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Trump unleashes #PresidentLysol scorn -- and upstages allies' efforts to boost Tara Reade story

By Clarence Page, Tribune Content Agency on

When I saw #PresidentLysol trending on Twitter, I knew President Donald Trump had a problem.

If President Trump has excelled at anything throughout his brief but spectacular career in politics, it is in the crucially important task of defining his opponents before they can define him.

The former real estate developer and reality TV star usually has done this through punchy and powerful nicknames, smear jobs and mockery such as "Crooked Hillary," "Little Mario," "Low-energy Jeb" and most recently "Sleepy Joe," as in Joe Biden, the likely Democratic nominee for Trump's current job.

Yet, out of the many nicknames that Trump's critics have come up with -- and some of them are more printable than others -- I would argue that he's been the most stick-resistant "Teflon president" since Ronald Reagan.

Until now. Trump's inability to keep a lid on his own remarks during his daily news briefings led to what may be the worst unforced error of his presidency when he speculated last week as to whether light and disinfectant could be used to fight the virus inside the bodies of coronavirus patients.

Folks, do not try this at home or anywhere else. Trump later said he was only being "sarcastic" with that remark, but sarcasm, which my dictionary defines as "sharp and often satirical or ironic utterance designed to cut or give pain," makes no sense as a description of what Trump was expressing.

Those who failed to get his joke included those who flooded emergency poison hotlines with calls.

And, as much as Trump tries to employ his usual spinmaster talents of deflection and obfuscation, his fellow Republican leaders cannot afford to be fooled -- especially during a presidential election year in which the economy has been firebombed by the coronavirus pandemic, 26 million Americans are unemployed and mixed messages keep coming out of his press briefings.

Rep. Tom Cole, an Oklahoma Republican, wisely told The New York Times that the president has to change his tone and offer more than a campaign of grievance. "You got to have some hope to sell people," Cole said. "But Trump usually sells anger, division and 'we're the victim.' "

 

It's easy to note ironically, not just sarcastically, how Trump turned to his daily coronavirus briefings as a makeshift substitute for the mass rallies where he delights in entertaining crowds with his sarcastic shots at his foes. But yielding to his love for the roar of the crowds and the sound of his own voice, he has turned his alternative stage into a soapbox for his own self-destruction.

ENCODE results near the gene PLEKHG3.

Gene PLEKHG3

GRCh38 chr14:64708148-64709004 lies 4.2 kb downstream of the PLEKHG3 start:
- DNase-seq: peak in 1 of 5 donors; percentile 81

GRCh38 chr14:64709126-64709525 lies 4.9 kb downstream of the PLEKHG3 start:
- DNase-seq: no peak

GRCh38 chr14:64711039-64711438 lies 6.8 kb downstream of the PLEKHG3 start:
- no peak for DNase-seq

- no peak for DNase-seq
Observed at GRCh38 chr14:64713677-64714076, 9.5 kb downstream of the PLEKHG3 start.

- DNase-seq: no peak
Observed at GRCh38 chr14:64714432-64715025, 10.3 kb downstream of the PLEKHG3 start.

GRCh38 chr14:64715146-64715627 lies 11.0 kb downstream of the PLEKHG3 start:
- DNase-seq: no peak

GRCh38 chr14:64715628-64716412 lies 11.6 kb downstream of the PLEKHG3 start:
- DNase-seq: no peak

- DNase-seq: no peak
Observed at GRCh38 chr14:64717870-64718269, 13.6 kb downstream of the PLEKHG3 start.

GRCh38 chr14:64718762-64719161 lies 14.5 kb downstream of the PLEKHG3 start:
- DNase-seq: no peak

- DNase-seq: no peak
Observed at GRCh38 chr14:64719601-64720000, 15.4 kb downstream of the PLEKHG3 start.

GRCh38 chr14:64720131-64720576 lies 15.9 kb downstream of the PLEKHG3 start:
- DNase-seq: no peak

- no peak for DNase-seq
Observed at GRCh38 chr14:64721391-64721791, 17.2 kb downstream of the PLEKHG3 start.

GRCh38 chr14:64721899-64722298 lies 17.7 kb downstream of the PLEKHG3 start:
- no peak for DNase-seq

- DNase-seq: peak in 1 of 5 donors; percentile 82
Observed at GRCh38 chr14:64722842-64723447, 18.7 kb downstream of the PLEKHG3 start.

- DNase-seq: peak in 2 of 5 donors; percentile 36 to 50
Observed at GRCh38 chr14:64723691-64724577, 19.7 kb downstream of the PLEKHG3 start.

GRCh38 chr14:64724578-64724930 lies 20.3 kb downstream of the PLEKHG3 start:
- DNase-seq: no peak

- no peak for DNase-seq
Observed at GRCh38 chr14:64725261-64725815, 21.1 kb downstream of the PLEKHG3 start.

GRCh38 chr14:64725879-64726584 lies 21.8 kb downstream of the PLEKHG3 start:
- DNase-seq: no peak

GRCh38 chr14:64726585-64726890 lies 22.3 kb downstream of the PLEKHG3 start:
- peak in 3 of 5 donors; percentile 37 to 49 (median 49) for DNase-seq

Now Republican leaders are reportedly getting nervous about keeping the White House and even holding onto the Senate. Earlier this month, the National Republican Senatorial Committee circulated a revealing memo. In responding to the coronavirus, it advised GOP candidates: "Don't defend Trump, other than the China Travel Ban -- attack China."

The Trump campaign warned GOP candidates against following that advice. But the disinfectant distraction -- shall we call it LysolGate? -- also comes at a time when Trump's allies were hoping to highlight a new revelation in the sexual misconduct allegations that former Biden aide Tara Reade has made against the former vice president and senator. Lynda LaCasse, a former neighbor of Reade, has come forward to corroborate her account in an interview with Business Insider published Monday.

LaCasse said Reade told her in the mid-1990s that Biden had "put his hand up her skirt and he put his fingers inside her," she said. Biden's campaign flatly denies the allegations, but he has not said anything in public about them. He needs to do so, and I presume that he will as the campaign heats up. For now, I foresee a can-you-top-this debate over the allegations against Biden vs. the two dozen women who have made similar charges against Trump.

That sort of he-said-they-said scandal is hardly new in politics. If anything, it shows both sides that "Believe the Women" slogans should never replace such old-fashioned niceties as due process and the presumption of innocence.

But the #PresidentLysol tag gets to the heart of an issue every candidate also must remember: Don't let your effectiveness be compromised by your appetite for attention.

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(E-mail Clarence Page at cpage@chicagotribune.com.)

(c) 2020 CLARENCE PAGE DISTRIBUTED BY TRIBUNE MEDIA SERVICES, INC.
 

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